The dystopian tale has a special place in our shared cultural heritage.

Many of us will have a favourite, or perhaps several. I myself adored the 1984 and The Handmaid’s Tale books as a youngster; moved on to JG Ballard then discovered Philip K. Dick thanks to Minority Report; and in recent years was floored by Black Mirror episodes and videogames such as The Last of Us.

The thrill can be explained by one question: ‘What if this horror was actually happening?’

“People say Black Mirror and The Handmaid’s Tale are conspiracies, science fiction – but as a philosopher, I can see a lot of the elements in these films and books that are actually happening now,” Marie Oldfield, AI ethics consultant to the UK government and other organisations, tells BusinessCloud.

“People are indoctrinated and manipulated by social media… it’s very difficult to see that it’s happening because it’s done at such a low level.

“There are a lot of issues but it’s easier to ignore them and get on with your life… it’s going to take one little step to tip that balance and then all of a sudden you’re in an episode of Black Mirror.

Amazon Alexa

Oldfield is the founding director of Oldfield Consultancy, an expert in analytical modelling and ethical artificial intelligence. She has led research on areas such as anthropomorphism and dehumanisation in AI and cyberspace, in addition to pedagogy and modelling best practice.

Her aim is to drive greater discussion about the ethical implementation of AI technology in both academia and industry, in order to protect against negative effects on society as a whole.

“Already, in a passive manner, [Amazon’s ‘smart’ assistant] Alexa is having negative consequences,” she claimed, speaking to BusinessCloud at the Digital Transformation Expo (DTX) in Manchester. “It is harvesting data then using it across different platforms to sell to people; and also using techniques to manipulate people into buying things that they may not necessarily need.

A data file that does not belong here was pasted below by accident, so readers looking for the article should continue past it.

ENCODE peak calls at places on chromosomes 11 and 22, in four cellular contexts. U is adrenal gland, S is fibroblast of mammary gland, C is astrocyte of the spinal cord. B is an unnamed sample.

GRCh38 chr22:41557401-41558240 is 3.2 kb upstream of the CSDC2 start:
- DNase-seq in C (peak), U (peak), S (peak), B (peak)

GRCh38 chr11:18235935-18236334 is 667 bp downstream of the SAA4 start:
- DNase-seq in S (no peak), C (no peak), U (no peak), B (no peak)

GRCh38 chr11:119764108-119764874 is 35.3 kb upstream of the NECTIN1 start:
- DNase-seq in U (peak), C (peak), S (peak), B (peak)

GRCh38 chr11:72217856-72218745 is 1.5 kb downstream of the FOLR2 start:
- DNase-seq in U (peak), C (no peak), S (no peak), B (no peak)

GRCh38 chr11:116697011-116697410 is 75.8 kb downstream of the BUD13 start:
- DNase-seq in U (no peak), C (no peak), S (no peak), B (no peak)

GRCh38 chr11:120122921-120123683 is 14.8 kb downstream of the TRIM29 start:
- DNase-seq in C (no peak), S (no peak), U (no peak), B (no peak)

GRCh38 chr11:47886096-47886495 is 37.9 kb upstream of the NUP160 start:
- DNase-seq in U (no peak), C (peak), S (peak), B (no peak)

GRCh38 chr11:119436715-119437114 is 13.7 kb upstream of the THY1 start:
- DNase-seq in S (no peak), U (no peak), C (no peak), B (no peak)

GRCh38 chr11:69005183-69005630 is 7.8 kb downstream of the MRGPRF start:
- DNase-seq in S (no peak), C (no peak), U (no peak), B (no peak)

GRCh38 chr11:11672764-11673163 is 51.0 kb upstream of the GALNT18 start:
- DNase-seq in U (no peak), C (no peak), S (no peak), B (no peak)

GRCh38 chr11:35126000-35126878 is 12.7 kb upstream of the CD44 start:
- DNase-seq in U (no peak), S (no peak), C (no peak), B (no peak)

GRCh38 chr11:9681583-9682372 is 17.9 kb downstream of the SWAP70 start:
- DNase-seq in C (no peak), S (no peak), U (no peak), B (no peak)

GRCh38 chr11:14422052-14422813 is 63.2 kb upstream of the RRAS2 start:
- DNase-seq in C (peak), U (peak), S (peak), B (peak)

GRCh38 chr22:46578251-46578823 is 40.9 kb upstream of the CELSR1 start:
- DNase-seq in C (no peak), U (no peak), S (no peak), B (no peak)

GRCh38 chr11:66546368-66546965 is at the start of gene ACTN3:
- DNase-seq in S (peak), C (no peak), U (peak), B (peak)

“If this then becomes a technology that is increasingly proactive – such as telling you when you should go to bed – my question is: what data is it collecting from your daily life [to arrive at this recommendation] and how is it collecting it? 

“Also, why are you giving up control of your life to a machine? This whole phenomenon of dehumanisation – where we’re not only devaluing ourselves and other people, but letting machines take control of aspects of our life – is worrying. 

“As humans, surely we strive for independence and freedom and decision making… we’re now starting to give that away because of the attachments that we’re building with this technology, which are not necessarily appropriate, but nevertheless happening. 

“It’s starting to become a very blurred line between what is technology and what is human.”

She adds: “If you’re at a point where Alexa is dictating your entire life, you do get to a point, philosophically speaking, where you ask: why are we alive? What are we here to do? How can we fulfil our ambitions and our desires? And how can we have a fulfilling life if actually we’re being controlled by the government, social media or technology?”